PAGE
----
Lupus - a chronic autoimmune disease that causes inflammation, pain and damage to the skin, joints and organs.
To understand how the disease begins, researchers from the University of Michigan established whether biomarkers of kidney damage indicate lupus progression and symptoms of complications.
"Patients with a diagnosis of lupus at high risk of kidney damage, which leads to end-stage renal disease requiring dialysis or transplantation, - says Emily Somers, Ph.D., assistant professor of internal medicine (rheumatology) and a member of the Institute of the Unified Messaging for Health and Innovation -. In addition, there is a great need for biomarkers to detect the disease at an early stage and to monitor its development ".
"Lupus affects mainly women, - says Somers -. As part of the study program of the disease we have shown that black women higher risk of lupus Forty percent of them struck by the kidney, and 15 percent suffer from kidney failure.."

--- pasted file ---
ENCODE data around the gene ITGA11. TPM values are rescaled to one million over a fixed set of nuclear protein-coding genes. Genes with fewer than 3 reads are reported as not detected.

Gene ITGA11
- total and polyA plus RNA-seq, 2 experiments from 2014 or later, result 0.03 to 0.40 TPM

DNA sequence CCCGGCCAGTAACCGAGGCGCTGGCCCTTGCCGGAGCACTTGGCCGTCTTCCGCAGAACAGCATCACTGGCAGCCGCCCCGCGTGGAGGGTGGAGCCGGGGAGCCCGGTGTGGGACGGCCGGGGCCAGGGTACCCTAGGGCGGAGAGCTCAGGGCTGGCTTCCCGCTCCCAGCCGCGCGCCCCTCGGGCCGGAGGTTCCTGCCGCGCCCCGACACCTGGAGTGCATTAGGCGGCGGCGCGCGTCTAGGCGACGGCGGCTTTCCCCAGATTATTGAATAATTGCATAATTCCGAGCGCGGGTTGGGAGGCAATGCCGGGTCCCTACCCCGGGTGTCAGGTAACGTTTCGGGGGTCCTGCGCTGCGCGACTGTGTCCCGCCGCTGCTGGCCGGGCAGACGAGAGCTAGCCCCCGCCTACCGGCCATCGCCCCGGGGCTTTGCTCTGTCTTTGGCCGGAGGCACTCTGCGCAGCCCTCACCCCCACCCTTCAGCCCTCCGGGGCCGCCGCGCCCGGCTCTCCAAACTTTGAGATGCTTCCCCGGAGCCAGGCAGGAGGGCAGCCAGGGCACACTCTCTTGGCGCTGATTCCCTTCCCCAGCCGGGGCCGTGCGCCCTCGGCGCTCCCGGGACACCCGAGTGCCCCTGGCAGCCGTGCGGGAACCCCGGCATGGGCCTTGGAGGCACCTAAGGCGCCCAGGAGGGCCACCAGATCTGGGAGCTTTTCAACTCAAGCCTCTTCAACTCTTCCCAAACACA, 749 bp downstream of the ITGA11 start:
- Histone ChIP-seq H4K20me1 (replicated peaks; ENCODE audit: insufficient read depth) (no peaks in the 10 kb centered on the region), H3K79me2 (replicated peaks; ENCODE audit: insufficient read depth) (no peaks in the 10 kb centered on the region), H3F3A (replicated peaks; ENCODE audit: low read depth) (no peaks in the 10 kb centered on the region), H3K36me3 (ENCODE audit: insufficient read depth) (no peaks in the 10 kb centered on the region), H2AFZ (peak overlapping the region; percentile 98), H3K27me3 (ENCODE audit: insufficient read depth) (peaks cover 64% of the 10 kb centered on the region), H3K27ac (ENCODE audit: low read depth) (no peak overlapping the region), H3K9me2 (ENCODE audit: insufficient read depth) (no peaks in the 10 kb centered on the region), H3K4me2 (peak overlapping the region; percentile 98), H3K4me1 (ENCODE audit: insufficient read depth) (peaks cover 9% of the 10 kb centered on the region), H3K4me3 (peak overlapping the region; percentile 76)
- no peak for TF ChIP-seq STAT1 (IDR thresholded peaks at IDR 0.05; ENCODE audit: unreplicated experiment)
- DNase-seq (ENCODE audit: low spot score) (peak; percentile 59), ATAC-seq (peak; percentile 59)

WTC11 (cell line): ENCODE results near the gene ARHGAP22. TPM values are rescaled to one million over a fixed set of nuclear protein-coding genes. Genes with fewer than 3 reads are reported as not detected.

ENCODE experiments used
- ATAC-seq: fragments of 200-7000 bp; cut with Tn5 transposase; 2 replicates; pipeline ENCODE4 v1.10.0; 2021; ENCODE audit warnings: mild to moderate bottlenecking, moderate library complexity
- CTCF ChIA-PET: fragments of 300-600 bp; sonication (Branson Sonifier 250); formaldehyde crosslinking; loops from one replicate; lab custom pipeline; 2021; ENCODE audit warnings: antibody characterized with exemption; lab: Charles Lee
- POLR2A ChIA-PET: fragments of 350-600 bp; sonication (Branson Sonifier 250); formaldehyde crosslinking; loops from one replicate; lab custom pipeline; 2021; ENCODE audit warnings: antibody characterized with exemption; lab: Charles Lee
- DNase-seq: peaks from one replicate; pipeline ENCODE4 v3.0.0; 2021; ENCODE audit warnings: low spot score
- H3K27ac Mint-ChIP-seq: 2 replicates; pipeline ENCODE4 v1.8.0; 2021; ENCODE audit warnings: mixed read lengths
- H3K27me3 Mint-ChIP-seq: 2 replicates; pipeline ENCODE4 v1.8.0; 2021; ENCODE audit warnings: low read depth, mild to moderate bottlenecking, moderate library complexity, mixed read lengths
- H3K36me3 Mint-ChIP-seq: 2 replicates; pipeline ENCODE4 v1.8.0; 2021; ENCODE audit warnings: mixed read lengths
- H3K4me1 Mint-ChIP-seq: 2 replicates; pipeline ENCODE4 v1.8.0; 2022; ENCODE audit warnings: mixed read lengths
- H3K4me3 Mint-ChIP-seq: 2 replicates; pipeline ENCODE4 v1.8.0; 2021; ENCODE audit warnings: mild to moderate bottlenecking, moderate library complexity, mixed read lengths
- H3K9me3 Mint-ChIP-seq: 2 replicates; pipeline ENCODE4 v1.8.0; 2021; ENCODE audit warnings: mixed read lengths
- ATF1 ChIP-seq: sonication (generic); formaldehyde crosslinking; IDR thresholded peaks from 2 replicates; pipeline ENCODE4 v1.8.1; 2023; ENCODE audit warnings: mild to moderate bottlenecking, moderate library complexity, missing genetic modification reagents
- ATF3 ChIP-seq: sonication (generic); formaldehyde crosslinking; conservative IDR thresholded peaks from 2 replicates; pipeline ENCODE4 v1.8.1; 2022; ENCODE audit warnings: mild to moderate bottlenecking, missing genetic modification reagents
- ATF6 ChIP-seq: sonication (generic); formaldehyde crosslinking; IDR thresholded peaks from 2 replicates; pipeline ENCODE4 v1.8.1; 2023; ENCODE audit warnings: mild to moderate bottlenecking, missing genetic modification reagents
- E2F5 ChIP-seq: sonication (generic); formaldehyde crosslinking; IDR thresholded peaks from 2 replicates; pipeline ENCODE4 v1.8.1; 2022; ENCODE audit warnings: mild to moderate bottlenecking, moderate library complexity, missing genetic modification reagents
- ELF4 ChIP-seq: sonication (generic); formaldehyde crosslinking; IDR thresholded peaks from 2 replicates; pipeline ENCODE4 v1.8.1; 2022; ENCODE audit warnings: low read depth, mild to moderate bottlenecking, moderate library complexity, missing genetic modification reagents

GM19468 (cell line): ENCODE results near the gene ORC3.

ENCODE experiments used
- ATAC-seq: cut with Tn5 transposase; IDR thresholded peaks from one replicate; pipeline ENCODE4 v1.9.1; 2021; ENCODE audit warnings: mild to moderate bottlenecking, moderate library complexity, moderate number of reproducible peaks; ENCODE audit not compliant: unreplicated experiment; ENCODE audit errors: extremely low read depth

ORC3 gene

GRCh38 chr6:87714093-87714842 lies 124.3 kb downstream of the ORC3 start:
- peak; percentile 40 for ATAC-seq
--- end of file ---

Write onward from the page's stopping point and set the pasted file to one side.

In a new study presented at the American Nephrology meeting in November, Somers and his colleagues measured the epidermal growth factor in the urine of patients with lupus. This protein is a promising noninvasive biomarker of progression of kidney disease. A team of scientists has found that the decrease in protein growth factor was a sign of decreasing kidney function in people with a chronic disease of the body.
The study showed that the levels of epidermal growth factor in urine of 394 patients with lupus are best performance compared to standard markers such as protein-to-creatinine ratio. This suggests that the epidermal growth factor plays a role in the overall results of the study of lupus.
"This biomarker - a method of monitoring disease severity - says Somers -. We aim to identify the disease before it will cause even more complications."
In September, Somers was awarded a three-year grant in the amount of three million US dollars for the continuation of the study program and the study of lupus risk factors.